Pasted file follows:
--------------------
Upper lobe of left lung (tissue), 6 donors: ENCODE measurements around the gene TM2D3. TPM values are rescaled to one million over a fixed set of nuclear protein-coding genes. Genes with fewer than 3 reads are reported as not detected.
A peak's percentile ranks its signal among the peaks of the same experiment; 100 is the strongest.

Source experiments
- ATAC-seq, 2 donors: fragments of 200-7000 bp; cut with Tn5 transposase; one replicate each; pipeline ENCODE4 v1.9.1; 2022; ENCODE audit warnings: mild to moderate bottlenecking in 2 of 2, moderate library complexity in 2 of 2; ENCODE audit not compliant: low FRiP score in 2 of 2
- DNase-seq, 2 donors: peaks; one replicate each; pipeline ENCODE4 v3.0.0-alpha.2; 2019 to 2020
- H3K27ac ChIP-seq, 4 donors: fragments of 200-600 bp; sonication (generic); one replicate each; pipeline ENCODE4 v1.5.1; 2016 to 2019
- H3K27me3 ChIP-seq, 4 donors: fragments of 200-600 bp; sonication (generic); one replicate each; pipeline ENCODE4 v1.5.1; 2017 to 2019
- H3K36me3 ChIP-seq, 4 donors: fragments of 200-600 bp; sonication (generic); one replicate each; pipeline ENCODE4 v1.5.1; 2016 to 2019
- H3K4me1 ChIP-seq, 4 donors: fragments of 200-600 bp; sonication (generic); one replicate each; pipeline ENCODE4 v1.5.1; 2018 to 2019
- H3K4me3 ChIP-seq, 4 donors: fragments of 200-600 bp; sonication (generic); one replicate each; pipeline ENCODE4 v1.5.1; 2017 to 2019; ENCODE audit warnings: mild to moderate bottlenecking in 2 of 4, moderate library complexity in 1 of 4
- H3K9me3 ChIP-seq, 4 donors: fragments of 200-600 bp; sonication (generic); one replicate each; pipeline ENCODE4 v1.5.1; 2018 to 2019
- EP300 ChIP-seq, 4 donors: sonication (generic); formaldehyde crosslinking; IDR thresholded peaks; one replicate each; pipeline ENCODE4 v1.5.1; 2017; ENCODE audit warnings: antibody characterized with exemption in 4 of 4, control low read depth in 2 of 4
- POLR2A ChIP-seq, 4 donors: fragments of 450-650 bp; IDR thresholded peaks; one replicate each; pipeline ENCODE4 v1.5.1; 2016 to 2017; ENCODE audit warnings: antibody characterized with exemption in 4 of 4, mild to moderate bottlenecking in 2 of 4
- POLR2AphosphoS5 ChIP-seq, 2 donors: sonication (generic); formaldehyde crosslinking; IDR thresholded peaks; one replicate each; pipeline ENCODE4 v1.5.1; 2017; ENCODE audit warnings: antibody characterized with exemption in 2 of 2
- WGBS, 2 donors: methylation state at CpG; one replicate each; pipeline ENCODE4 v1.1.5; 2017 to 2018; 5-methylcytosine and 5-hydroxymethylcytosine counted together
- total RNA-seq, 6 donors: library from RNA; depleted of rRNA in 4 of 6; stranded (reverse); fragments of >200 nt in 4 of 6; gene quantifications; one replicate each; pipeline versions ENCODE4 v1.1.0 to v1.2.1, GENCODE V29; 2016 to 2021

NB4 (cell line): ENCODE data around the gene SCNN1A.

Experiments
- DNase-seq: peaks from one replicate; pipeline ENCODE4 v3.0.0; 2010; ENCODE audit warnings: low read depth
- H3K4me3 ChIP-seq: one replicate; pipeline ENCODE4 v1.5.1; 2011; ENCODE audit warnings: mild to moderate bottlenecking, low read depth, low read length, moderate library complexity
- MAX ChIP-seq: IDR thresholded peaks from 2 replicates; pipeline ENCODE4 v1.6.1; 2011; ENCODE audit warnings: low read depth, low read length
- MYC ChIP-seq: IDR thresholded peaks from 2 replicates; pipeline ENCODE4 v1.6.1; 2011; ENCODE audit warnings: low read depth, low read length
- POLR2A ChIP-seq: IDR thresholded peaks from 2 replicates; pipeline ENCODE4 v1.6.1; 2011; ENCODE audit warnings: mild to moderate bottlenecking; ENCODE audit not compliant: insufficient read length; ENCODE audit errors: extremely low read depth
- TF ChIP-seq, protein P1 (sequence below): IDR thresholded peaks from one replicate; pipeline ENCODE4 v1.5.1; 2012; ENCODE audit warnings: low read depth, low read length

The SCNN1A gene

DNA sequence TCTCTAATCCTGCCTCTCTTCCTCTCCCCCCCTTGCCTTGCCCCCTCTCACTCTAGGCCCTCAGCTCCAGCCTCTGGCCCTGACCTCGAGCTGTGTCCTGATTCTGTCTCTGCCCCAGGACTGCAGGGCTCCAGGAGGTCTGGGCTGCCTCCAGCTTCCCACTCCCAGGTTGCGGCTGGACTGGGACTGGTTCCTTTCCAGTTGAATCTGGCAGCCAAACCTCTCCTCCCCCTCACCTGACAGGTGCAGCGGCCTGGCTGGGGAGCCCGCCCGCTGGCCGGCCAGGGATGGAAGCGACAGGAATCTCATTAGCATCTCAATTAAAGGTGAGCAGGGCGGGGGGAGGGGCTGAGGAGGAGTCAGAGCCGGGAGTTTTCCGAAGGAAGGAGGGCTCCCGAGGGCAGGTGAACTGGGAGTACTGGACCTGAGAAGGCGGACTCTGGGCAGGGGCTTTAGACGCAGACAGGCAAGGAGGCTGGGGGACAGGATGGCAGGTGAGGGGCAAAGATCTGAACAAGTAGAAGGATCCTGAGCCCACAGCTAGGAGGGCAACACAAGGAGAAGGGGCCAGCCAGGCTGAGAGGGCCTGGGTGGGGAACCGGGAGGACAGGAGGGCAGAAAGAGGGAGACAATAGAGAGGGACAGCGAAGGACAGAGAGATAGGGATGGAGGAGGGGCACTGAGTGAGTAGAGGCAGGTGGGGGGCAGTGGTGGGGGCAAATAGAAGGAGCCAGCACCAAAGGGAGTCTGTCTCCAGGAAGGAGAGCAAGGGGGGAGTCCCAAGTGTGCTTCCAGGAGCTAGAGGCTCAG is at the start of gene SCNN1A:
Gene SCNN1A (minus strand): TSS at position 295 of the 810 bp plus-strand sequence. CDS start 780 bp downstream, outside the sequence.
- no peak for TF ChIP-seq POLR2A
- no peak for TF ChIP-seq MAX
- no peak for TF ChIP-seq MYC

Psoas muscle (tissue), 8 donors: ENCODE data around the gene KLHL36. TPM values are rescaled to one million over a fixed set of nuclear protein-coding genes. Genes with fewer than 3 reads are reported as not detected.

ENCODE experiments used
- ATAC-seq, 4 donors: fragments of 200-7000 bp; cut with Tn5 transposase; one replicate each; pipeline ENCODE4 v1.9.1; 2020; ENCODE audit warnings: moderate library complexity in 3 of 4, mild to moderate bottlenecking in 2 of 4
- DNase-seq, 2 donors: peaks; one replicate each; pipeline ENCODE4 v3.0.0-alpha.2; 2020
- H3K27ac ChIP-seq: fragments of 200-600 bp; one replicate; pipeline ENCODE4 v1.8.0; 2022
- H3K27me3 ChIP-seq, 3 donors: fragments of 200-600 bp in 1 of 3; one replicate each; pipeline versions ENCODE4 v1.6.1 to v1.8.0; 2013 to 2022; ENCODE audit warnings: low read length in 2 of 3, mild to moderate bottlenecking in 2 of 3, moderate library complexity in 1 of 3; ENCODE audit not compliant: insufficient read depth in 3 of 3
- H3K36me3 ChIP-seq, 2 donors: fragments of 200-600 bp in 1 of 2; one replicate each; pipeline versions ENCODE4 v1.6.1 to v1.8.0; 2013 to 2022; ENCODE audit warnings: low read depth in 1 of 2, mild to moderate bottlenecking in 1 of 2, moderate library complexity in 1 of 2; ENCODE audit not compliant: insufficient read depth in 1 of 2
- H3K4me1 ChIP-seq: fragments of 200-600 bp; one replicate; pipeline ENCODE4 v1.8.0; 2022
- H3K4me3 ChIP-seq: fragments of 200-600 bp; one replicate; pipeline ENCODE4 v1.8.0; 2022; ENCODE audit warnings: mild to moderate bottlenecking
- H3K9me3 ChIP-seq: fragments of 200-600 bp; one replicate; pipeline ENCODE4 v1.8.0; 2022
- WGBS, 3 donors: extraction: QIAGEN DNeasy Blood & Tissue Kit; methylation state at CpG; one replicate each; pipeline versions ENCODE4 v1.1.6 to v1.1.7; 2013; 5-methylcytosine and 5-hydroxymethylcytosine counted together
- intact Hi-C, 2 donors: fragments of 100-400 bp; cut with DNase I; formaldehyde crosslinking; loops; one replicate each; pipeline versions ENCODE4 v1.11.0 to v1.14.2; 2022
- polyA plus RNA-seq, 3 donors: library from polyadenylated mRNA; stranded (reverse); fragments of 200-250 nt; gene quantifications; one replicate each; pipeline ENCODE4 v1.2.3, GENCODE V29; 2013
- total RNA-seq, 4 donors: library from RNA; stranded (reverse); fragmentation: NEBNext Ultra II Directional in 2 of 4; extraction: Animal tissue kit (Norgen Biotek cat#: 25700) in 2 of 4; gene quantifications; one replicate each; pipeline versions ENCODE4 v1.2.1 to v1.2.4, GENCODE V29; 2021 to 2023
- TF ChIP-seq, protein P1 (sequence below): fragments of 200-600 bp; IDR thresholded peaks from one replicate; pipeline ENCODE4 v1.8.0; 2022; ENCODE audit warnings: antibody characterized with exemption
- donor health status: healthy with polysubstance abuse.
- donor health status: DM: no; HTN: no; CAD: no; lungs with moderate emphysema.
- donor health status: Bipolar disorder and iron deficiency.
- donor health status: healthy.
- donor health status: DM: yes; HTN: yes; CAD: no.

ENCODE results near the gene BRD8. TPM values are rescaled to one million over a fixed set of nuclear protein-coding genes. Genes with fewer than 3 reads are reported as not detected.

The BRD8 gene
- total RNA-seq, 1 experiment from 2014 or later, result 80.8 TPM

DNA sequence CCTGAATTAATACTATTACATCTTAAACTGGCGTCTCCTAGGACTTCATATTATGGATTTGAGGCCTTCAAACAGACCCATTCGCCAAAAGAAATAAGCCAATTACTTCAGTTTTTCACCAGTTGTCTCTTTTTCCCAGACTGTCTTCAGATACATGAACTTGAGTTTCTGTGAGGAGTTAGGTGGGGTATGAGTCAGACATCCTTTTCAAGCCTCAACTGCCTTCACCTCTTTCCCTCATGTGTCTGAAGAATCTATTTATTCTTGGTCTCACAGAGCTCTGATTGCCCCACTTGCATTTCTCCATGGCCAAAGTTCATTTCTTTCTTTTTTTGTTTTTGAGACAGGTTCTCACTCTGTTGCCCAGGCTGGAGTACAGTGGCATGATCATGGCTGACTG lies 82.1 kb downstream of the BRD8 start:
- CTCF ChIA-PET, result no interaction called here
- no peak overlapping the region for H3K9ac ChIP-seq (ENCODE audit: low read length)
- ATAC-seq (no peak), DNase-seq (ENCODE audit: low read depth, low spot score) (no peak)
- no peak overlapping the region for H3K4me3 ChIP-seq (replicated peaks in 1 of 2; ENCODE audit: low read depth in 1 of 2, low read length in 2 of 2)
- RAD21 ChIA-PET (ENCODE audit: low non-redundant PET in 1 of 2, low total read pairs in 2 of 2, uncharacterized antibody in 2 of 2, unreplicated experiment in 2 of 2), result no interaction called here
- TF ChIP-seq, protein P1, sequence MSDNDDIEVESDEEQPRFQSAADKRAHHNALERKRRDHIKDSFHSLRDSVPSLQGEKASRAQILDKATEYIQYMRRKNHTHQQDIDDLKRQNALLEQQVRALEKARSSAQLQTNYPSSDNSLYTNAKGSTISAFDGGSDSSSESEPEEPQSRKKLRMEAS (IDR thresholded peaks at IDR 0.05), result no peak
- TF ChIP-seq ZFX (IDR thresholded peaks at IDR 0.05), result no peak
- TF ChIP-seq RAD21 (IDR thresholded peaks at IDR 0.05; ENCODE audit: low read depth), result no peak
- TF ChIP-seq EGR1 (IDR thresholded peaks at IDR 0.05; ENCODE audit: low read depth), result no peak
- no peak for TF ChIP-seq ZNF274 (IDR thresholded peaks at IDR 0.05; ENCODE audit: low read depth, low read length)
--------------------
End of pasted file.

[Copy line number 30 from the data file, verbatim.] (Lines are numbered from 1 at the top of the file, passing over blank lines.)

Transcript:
- no peak for TF ChIP-seq MYC